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Thursday, June 13, 2024
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30,000 log on to view Sydney Palm Sunday Mass

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Archbishop Anthony Fisher OP stands outside St Mary’s Cathedral on Palm Sunday morning. An estimated 30,000 people tuned on to watch the Mass livestreamed from the cathedral. Photo: Fr Lewi Barakat

At least 30,000 people tuned into Archbishop Anthony Fisher OP’s Palm Sunday Mass livestreamed from St Mary’s Cathedral on Sunday morning, smashing previous viewing figures, while many also displayed palms and other branches on their front door at home.

The numbers reflected the unique situation Catholics and Christians face around the nation with churches and cathedral ordered shut by the federal government.

On a normal weekend, two or three thousand normally attend Cathedral services, with that number swelling to approximately 5000-6000 for the greatest events in the Christian year, Easter and Christmas.

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The Church must be present to everyone

The numbers came as good news to the Archdiocese of Sydney, which had extensively promoted the availability of the Mass as a livestreamed event in lieu of being physically present.

Meanwhile, the challenge for the Church and Catholics in the midst of a pandemic that has so far claimed 60,000 lives globally is be more present to the sick, the dying and the dead, Archbishop Fisher told Catholics in a message emphasising that God is present to everyone at this time.

“They are there alongside Christ in Holy Week and He is with them right now,” the Archbishop told viewers across greater Sydney, the state and the nation.

[The sick, the dying and the dead] are there alongside Christ in Holy Week and He is with them right now

Healthcare, essential services, civic authorities: God is present to all

Yet the Church is also challenged to be present to more than just those suffering from Coronavirus, he said.

Healthcare workers, those providing pastoral care, “the isolated and anxious, elderly and vulnerable, ‘locked down’ in their homes, some feeling alone and afraid” are all with Christ in Holy Week and He is with them, the Archbishop assured an invisible audience.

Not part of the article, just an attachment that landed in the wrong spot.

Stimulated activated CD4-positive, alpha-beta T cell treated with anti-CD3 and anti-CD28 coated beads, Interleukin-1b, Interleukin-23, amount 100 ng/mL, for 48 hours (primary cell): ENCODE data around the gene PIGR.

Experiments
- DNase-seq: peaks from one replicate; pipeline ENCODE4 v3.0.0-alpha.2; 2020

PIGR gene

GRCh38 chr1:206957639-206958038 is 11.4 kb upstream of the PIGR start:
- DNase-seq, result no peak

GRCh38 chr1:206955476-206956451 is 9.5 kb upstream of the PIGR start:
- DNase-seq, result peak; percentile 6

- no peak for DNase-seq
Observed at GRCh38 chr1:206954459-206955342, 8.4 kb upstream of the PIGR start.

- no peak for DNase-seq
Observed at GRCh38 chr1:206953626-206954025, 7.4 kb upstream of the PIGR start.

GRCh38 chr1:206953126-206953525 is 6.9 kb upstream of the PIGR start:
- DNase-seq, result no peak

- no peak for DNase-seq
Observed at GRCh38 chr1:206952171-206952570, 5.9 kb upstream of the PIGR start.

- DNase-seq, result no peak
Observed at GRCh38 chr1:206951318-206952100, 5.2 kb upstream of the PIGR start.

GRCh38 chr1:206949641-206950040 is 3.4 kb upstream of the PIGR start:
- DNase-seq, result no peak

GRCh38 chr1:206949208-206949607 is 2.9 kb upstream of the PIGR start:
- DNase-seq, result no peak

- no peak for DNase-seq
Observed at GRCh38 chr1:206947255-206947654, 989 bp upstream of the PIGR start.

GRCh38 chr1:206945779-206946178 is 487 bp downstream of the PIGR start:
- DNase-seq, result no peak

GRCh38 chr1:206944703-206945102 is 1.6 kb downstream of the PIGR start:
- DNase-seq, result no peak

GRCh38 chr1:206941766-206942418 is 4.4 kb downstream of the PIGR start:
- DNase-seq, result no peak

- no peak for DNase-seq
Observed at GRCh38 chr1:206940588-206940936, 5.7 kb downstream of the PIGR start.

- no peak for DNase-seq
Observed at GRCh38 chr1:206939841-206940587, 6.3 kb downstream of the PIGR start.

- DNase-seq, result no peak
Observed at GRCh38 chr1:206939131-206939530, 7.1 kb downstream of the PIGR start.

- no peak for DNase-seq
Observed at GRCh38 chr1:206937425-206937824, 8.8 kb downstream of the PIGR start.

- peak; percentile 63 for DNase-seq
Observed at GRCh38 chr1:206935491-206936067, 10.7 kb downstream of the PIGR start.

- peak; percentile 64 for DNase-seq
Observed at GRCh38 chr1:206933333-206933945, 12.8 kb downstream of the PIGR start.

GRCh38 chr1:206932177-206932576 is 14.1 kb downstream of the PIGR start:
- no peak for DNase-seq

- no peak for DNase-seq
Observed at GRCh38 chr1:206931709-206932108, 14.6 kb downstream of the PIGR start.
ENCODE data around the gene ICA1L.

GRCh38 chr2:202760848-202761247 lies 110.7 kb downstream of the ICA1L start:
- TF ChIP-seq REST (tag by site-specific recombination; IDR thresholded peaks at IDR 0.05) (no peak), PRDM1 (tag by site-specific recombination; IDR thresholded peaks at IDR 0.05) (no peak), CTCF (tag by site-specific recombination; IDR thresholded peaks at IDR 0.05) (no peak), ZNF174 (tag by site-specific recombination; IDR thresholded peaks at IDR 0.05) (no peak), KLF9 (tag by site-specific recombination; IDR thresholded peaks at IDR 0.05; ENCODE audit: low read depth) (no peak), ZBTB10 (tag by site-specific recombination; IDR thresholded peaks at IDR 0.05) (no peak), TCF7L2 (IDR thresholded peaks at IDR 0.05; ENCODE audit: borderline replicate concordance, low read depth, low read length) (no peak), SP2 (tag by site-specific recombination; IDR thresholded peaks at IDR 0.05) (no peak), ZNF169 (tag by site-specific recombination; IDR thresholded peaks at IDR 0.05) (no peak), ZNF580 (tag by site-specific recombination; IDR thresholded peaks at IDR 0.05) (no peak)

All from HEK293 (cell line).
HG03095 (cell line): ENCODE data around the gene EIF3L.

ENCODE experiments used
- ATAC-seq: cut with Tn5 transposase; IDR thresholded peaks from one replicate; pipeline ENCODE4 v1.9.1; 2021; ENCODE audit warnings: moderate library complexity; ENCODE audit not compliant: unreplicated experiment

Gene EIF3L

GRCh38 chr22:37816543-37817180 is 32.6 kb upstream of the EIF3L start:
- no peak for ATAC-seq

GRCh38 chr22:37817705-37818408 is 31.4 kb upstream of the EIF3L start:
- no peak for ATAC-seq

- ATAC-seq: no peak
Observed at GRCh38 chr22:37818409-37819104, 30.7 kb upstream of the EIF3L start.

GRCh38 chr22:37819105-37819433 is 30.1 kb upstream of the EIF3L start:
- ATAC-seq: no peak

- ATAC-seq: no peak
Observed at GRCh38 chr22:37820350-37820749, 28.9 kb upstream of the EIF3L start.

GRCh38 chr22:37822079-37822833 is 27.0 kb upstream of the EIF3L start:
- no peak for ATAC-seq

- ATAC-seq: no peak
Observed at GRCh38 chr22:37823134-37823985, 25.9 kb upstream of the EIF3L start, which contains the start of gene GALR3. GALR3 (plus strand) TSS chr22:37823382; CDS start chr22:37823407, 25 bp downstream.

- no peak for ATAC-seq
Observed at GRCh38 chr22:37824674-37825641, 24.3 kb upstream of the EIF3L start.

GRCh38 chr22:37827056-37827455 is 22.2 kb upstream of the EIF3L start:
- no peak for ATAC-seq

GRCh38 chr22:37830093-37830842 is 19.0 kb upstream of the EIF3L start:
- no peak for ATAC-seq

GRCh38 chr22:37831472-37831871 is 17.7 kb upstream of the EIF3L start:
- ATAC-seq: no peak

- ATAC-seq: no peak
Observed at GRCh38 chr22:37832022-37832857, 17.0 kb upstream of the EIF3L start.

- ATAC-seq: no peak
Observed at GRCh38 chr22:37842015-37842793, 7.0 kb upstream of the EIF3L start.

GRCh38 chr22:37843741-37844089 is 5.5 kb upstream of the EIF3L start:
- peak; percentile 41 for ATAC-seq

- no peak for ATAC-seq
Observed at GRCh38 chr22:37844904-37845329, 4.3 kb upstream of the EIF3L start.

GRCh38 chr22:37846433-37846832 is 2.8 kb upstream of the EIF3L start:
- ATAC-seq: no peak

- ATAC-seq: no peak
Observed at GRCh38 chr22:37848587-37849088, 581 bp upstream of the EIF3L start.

The same applied to essential service workers, civic leaders and public health authorities who are charged with keeping the economy and civic order going while leading society to safety after the virus, he said.

Christ is also present, he said, to those he described as “the ordinary folk, perhaps with livelihoods evaporating before their eyes, financially, emotionally or spiritually insecure”.

Do not be afraid

“The financially, emotionally and spiritually insecure, the ordinary and extraordinary Australians, all are there with Christ in Holy Week and He is with them now,” he said.

Archbishop Fisher paid tribute to those he described as “the great pray-ers and do-ers of our community, who keep us spiritually on course, who amidst fear and separation build hope and connection, and in response to church closures have made their homes more truly ‘domestic churches’.

These must reach out to both God and the community more than ever, he urged, noting also that “those who intercede and serve are there with Christ in Holy Week and He is with them here and now.”

God’s acts are visible in those He inspires

Archbishop Fisher rejected the notion that the coronavirus is an ‘act of God.’

“No, the acts of God right now are the acts He inspires in His faithful people and the wonders of protection and healing He grants at their intercession,” he said.

The Archdiocese’s Good Friday service commemorating Christ’s Passion at 3pm and Easter Sunday Mass at 10.30am will be nationally broadcast on Channel 7, Prime 7 in regional areas, and live-streamed on 7plus.

Catholics proudly display their faith from front yards

As well as sharing the cathedral’s Palm Sunday livestream link, Catholics showed they were undaunted at not being able to gather to celebrate it –  proudly displaying palms or other green branches on front doors, balcony railings and letter boxes.

Social media lit up with people posting photos with the hastag #palmsundayunited.

Maryanne Mifsud-Pickering of St Margaret Mary’s parish in Merrylands decorated the front of her house with lights, large palm branches surrounding a crucifix and a sign reading ‘Palm Sunday’.

Her family, including her 80-year mother who leads the rosary group at the parish, wanted to help “spread the faith” during the holiest week of the Church’s calendar at a time when places of worship are closed.

“Mass at home means we go ‘all out’ to remember what really matters,” Mrs Mifsud-Pickering said.

“Last year I played Mary of Magdalene at the Passion Play at Penrose park; this year I was to be Mary the mother of God. I try to set good examples for my children. Having our churches locked has seen us in difficult times and we are trying to improvise the best way we know how.”

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